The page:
No, no, and no. Modern online selling involves potential buyers who want to know your price. At a yard sale, the “make me an offer” type of approach might work for some folks. But not online. Buyers won’t tolerate being asked to read your mind. There are too many ads, too easily posted. They will just move on to the next one.
7. Don’t bore people with shipping details.
If you're shipping the gear, don't bother anyone with details about how you're going to ship it. Nobody cares about that. They really just want to know about the stuff they bought, so instead of shipping info, use that time stressing the cool features of your gear and how it will make the buyer look like a “serious” photographer. Besides, shipping usually just puts a damper on the online buying experience and makes prospective buyers remember why they like buying from brick-and-mortar stores. As the seller, it's your job to remind them about the convenience of shopping in their pajamas and Garfield slippers, not bother them with the pesky fine print. Honestly, talking about shipping in an online ad or auction is a buzzkill. It kind of makes you seem like the hall monitor of the internet.
If this is your inner-voice, he needs laryngitis.
It's precisely because buyers are going out on a limb making online purchases from strangers that they need you to be specific about shipping. Otherwise, they will assume the worst: that you'll overcharge for “shipping and handling” like some 80's infomercial hocking a 12-volume set of Time-Life books commemorating the “Rise and Fall of the AMC Gremlin.” (Spoiler alert: mostly fall). Or since you're not mentioning the shipping, they'll assume that you're not going to bother to protect the equipment with bubble wrap and it will show up on their doorstep in a dozen pieces like so much modern art. Whether you add a flat-rate, build shipping into the cost, or have some other method to handle shipping, make sure to discuss it. You don't have to dwell on it, but don't make the buyer ask you about it.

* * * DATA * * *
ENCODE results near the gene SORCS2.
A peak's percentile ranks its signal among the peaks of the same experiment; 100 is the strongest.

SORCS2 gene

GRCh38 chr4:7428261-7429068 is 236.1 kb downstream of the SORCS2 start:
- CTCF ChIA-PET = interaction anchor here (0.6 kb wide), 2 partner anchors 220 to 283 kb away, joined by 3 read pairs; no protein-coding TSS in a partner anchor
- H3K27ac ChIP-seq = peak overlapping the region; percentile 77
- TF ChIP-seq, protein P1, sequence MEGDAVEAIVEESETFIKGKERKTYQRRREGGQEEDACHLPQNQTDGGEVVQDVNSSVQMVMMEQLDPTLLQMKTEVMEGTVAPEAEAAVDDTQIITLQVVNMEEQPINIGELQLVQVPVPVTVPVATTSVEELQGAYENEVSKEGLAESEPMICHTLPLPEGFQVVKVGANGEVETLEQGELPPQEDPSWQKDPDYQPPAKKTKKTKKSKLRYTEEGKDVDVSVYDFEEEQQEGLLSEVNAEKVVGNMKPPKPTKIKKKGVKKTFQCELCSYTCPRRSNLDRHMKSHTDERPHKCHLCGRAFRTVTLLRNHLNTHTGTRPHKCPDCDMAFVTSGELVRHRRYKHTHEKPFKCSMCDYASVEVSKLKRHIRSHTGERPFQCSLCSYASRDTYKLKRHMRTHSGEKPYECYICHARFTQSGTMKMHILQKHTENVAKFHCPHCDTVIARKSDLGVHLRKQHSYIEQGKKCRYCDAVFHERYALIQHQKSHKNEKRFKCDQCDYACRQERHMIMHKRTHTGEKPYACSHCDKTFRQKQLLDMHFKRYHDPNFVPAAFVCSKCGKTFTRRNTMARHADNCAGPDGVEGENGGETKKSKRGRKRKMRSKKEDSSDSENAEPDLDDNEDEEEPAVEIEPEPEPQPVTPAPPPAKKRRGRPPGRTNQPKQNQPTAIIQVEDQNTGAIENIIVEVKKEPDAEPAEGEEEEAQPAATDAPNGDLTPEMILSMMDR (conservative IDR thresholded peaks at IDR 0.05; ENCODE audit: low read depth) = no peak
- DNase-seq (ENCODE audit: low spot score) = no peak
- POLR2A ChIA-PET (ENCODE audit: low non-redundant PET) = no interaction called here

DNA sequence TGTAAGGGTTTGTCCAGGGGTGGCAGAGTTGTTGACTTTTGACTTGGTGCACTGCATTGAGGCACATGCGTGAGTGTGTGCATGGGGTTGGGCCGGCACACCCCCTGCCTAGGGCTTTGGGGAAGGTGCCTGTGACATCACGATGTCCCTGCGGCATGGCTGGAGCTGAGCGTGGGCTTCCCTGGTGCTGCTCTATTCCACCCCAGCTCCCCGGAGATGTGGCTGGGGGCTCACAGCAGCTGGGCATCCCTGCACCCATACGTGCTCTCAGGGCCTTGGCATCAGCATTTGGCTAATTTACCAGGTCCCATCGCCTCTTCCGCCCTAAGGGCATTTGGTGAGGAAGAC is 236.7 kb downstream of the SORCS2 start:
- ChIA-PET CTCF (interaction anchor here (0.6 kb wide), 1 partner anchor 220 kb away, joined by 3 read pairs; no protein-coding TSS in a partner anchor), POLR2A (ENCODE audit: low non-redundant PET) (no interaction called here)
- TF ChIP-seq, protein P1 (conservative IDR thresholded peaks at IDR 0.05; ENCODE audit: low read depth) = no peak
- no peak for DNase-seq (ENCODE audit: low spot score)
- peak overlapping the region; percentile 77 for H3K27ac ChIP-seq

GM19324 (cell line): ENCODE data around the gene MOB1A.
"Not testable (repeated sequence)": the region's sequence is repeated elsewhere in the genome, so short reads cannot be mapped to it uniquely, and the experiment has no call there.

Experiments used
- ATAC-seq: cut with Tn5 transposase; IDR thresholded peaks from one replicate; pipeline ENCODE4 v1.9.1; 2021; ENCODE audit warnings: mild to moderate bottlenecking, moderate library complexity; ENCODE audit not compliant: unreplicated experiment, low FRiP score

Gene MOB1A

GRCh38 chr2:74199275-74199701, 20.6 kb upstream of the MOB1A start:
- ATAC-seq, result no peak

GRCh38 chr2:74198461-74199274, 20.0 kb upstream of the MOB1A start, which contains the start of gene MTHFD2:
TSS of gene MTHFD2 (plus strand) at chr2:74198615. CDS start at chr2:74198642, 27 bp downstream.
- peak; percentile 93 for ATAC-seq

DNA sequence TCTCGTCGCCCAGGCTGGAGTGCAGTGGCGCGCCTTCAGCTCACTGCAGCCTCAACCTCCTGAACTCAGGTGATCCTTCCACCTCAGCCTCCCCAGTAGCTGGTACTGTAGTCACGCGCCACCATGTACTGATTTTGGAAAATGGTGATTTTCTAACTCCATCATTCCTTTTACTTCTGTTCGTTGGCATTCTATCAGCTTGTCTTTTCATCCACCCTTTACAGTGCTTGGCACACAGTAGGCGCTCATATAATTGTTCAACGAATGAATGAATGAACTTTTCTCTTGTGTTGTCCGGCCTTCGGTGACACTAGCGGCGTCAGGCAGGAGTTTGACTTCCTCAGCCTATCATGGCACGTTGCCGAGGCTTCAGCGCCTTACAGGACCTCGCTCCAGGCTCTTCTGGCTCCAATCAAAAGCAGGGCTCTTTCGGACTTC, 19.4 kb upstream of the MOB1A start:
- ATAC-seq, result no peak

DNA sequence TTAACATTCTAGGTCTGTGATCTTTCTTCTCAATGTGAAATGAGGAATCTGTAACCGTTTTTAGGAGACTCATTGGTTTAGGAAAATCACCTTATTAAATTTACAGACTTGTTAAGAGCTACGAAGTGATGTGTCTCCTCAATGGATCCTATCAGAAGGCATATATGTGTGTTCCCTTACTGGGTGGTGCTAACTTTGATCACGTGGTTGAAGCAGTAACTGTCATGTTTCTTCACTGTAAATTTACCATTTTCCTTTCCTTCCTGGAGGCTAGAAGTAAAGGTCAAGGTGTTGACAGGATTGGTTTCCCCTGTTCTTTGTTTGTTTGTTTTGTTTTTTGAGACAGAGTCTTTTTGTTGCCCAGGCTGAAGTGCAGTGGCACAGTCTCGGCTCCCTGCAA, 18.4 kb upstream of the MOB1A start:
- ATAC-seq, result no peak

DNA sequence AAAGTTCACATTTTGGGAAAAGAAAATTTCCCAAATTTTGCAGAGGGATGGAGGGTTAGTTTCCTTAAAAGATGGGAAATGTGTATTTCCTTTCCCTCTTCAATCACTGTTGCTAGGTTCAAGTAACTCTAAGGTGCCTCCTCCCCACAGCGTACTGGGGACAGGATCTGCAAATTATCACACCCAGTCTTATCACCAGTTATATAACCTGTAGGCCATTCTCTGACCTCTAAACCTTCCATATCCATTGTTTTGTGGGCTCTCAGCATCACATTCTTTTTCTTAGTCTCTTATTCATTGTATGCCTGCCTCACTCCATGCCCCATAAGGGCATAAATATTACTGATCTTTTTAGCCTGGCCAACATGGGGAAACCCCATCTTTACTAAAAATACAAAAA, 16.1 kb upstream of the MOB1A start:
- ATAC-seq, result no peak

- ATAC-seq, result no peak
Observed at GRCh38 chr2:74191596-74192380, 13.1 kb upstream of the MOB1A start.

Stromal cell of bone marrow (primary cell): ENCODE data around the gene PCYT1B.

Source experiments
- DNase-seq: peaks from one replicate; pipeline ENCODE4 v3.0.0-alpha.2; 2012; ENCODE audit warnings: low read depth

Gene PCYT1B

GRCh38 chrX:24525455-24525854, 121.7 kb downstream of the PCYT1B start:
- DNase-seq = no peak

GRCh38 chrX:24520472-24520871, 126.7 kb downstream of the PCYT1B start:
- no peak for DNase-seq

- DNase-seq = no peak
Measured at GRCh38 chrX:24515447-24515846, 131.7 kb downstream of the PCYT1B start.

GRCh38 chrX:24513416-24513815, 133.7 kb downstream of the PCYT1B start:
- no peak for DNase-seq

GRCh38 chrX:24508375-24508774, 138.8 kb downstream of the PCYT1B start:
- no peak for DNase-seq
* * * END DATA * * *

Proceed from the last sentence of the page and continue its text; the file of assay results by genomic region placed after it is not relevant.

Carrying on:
8. Make sure to use every social media platform ever invented to promote your gear sale.
Don't stop at websites that are designed to promote online sales like Craigslist, eBay, or any of the other photography marketplaces. After all, you have Facebook friends you can pester. Maybe your lab partner from freshman year biology class who you haven't spoken to in twelve years would be in interested in your used camera bag. Don't limit yourself to Facebook Groups, either — everybody from Great Aunt Ellie to Kenny down in Accounts Payable needs to know that you're unloading some used photo gear. And don't stop at Facebook, either. Twitter, Instagram, that old MySpace page. And LinkedIn, while you're at it. Just let everybody know that you've got gear to sell. The Internet isn't a microphone, it's a megaphone, so shout it out loud!
On behalf of Great Aunt Ellie, don't. Just don't. This is the kind of thing that makes your friends want to stop reading your Facebook feed. The web makes sorting those who are shopping for photo gear easy to separate from the folks that aren't. You should take advantage of that. It might not make any difference in selling your gear, but at least you'll still have friends who will let you take pictures of them.
Any professional or serious hobbyist photographer has to grow. Most of that growth comes in acquiring new knowledge, and skills, and in networking with like-minded photo enthusiasts. The gear is secondary. But there are legitimate reasons to pursue new gear. It can expand our platform for new areas, subjects, or techniques. Or it might give us a kick in the complacency, rekindling our interest. The Golden Rule applies to online selling–treat buyers as you would want to be treated.
For tips on buying used gear online, see my previous article 8 Colossal Mistakes Buying Used Photo Gear Online.